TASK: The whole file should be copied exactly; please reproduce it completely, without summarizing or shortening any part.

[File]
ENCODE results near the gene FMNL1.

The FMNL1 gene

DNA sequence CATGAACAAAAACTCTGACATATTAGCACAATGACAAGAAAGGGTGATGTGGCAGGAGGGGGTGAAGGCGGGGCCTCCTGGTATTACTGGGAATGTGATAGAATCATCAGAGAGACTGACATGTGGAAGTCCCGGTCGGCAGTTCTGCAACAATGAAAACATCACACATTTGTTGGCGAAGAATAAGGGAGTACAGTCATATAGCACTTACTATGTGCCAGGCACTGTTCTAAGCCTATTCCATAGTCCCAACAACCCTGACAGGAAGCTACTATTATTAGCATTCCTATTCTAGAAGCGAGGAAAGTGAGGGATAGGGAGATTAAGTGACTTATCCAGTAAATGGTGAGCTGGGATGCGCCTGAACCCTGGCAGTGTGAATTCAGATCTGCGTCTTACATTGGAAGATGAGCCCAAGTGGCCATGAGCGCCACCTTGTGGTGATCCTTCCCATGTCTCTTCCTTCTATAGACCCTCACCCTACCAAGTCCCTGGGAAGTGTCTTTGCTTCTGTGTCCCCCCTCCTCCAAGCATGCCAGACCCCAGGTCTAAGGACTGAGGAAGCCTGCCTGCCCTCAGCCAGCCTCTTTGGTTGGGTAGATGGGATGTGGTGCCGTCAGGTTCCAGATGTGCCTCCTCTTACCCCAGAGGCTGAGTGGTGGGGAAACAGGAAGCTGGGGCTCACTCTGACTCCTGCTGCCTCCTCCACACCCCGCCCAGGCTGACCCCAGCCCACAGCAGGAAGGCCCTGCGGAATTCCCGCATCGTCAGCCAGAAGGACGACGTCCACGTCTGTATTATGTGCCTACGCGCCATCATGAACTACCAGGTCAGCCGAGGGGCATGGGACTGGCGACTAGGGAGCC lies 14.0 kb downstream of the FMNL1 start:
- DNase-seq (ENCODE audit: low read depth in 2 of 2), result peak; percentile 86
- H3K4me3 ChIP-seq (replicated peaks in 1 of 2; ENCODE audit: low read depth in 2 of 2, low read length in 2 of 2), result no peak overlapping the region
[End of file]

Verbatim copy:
ENCODE results near the gene FMNL1.

The FMNL1 gene

DNA sequence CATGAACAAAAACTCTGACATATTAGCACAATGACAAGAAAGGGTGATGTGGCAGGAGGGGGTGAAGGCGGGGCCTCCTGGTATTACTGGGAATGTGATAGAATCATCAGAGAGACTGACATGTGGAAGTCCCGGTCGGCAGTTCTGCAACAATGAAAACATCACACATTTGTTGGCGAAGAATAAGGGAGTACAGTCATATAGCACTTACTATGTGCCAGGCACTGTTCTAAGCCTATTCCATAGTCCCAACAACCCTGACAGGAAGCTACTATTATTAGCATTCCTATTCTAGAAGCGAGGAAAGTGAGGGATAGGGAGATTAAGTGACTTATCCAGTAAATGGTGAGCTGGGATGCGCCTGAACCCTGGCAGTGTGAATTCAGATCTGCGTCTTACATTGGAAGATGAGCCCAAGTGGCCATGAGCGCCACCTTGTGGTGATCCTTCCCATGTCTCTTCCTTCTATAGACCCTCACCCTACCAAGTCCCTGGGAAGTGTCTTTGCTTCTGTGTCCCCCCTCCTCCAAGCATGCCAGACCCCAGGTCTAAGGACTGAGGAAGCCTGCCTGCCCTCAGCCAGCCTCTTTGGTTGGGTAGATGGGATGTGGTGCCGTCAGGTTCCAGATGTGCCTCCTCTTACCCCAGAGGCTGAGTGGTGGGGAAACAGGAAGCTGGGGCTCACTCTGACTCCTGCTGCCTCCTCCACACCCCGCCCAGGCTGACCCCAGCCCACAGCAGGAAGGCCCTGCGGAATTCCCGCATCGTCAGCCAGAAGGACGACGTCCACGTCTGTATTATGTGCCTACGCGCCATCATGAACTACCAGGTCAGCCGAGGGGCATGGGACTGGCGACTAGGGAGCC lies 14.0 kb downstream of the FMNL1 start:
- DNase-seq (ENCODE audit: low read depth in 2 of 2), result peak; percentile 86
- H3K4me3 ChIP-seq (replicated peaks in 1 of 2; ENCODE audit: low read depth in 2 of 2, low read length in 2 of 2), result no peak overlapping the region